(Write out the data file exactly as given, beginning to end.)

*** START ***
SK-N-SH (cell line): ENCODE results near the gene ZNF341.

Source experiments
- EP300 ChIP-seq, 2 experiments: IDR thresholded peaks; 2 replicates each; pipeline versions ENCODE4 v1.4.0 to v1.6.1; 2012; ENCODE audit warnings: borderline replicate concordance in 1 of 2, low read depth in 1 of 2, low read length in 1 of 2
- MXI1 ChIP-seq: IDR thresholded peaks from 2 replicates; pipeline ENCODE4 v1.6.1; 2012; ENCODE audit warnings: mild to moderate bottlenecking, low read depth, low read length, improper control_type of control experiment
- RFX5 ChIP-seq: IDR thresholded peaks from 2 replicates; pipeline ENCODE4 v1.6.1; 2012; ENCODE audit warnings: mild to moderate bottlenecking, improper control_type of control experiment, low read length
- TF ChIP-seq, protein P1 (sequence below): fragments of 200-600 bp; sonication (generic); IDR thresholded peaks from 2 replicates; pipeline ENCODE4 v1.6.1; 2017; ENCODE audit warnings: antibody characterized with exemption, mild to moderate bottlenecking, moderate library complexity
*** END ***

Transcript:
SK-N-SH (cell line): ENCODE results near the gene ZNF341.

Source experiments
- EP300 ChIP-seq, 2 experiments: IDR thresholded peaks; 2 replicates each; pipeline versions ENCODE4 v1.4.0 to v1.6.1; 2012; ENCODE audit warnings: borderline replicate concordance in 1 of 2, low read depth in 1 of 2, low read length in 1 of 2
- MXI1 ChIP-seq: IDR thresholded peaks from 2 replicates; pipeline ENCODE4 v1.6.1; 2012; ENCODE audit warnings: mild to moderate bottlenecking, low read depth, low read length, improper control_type of control experiment
- RFX5 ChIP-seq: IDR thresholded peaks from 2 replicates; pipeline ENCODE4 v1.6.1; 2012; ENCODE audit warnings: mild to moderate bottlenecking, improper control_type of control experiment, low read length
- TF ChIP-seq, protein P1 (sequence below): fragments of 200-600 bp; sonication (generic); IDR thresholded peaks from 2 replicates; pipeline ENCODE4 v1.6.1; 2017; ENCODE audit warnings: antibody characterized with exemption, mild to moderate bottlenecking, moderate library complexity